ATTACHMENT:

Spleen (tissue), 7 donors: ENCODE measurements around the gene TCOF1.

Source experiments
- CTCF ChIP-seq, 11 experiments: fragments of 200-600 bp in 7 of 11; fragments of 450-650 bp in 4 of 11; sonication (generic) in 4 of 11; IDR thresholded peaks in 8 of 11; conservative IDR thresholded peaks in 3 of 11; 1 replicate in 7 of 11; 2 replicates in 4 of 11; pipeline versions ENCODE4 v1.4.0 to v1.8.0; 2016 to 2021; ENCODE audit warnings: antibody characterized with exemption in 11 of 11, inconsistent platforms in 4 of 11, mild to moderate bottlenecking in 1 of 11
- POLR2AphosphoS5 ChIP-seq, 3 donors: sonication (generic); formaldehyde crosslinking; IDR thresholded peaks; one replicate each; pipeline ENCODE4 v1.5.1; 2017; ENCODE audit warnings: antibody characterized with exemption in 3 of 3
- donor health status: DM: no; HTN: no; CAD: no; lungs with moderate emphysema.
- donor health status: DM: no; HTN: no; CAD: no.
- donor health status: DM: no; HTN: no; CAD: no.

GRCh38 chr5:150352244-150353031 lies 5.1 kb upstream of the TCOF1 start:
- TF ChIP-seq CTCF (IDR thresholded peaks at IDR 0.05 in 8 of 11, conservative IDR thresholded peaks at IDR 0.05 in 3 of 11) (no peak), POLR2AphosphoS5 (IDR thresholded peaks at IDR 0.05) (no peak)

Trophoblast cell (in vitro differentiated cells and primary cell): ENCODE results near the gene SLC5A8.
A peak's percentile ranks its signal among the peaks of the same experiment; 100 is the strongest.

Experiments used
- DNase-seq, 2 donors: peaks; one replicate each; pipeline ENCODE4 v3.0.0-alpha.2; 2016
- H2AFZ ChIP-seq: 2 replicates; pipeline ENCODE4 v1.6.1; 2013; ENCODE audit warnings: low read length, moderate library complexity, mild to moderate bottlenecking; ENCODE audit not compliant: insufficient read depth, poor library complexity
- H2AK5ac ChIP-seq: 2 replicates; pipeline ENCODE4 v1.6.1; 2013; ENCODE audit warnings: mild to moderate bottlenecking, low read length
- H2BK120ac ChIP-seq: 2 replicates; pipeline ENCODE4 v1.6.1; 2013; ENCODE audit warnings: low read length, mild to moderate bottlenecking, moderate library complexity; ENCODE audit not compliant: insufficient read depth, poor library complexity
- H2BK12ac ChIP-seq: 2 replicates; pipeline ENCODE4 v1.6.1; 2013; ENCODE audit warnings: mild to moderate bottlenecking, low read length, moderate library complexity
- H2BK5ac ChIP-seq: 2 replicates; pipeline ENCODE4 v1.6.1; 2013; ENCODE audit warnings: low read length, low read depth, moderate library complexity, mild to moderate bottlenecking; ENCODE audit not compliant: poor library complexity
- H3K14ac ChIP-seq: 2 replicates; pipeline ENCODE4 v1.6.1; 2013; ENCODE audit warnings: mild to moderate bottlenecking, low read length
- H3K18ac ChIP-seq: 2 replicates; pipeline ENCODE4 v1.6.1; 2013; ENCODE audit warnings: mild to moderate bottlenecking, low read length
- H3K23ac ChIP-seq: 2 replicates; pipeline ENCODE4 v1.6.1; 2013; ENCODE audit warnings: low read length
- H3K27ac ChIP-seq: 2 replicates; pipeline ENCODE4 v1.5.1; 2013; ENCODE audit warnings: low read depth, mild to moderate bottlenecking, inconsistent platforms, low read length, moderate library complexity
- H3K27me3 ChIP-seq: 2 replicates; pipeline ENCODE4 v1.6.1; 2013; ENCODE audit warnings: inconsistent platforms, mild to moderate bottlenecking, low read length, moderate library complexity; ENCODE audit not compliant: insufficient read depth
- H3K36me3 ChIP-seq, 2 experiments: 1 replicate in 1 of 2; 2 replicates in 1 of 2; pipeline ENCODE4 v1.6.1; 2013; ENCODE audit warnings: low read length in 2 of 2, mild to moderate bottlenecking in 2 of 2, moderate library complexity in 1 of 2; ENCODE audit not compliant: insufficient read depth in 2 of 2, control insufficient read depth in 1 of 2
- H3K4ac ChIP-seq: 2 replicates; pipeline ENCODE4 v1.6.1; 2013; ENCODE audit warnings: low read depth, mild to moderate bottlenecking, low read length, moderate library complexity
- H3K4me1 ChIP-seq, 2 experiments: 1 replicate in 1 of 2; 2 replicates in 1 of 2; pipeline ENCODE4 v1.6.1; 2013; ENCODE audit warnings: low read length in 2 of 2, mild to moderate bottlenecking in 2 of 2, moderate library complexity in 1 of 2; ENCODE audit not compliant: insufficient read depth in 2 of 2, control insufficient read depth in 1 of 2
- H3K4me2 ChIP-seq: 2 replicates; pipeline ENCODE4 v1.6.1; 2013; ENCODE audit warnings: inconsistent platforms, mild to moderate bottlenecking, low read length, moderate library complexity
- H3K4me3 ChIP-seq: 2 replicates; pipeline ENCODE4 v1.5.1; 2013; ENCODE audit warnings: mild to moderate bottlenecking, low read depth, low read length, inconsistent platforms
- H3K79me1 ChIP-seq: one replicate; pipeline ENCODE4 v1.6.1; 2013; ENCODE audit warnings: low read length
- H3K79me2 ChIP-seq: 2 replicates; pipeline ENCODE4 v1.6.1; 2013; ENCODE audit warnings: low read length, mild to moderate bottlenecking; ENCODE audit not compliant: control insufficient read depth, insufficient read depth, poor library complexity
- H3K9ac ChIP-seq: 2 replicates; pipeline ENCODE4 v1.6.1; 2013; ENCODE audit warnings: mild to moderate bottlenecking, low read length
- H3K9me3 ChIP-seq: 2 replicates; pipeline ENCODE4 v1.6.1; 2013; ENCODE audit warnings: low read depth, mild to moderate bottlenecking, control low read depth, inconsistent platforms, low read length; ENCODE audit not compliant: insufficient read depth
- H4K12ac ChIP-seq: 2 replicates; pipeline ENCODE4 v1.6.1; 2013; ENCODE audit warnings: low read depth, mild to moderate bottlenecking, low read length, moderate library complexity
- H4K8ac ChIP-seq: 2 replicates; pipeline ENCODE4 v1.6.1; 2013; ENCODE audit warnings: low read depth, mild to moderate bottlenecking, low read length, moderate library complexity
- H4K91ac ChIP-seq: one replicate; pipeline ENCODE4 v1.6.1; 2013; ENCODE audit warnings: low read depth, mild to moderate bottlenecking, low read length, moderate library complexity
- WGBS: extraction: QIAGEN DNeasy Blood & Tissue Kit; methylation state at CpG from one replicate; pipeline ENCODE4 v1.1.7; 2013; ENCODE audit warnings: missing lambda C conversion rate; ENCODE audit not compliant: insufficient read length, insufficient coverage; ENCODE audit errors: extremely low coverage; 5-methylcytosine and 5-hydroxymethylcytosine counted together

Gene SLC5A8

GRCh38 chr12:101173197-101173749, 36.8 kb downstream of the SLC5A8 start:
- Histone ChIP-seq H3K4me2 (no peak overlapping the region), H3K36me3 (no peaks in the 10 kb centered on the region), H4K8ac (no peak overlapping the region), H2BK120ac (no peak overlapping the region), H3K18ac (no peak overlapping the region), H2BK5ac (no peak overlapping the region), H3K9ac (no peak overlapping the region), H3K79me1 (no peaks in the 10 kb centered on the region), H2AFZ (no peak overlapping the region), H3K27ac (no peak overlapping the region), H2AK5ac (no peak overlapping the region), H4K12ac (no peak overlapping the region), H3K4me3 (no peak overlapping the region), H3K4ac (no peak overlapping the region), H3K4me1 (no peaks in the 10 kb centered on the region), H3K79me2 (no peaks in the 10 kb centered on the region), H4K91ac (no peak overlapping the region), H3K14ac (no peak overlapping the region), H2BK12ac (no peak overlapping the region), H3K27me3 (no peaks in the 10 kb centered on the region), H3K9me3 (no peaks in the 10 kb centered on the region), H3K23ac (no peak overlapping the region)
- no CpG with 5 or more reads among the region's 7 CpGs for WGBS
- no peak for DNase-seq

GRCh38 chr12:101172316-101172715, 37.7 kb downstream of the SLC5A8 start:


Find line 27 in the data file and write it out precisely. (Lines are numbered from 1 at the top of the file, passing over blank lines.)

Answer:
- H3K4me2 ChIP-seq: 2 replicates; pipeline ENCODE4 v1.6.1; 2013; ENCODE audit warnings: inconsistent platforms, mild to moderate bottlenecking, low read length, moderate library complexity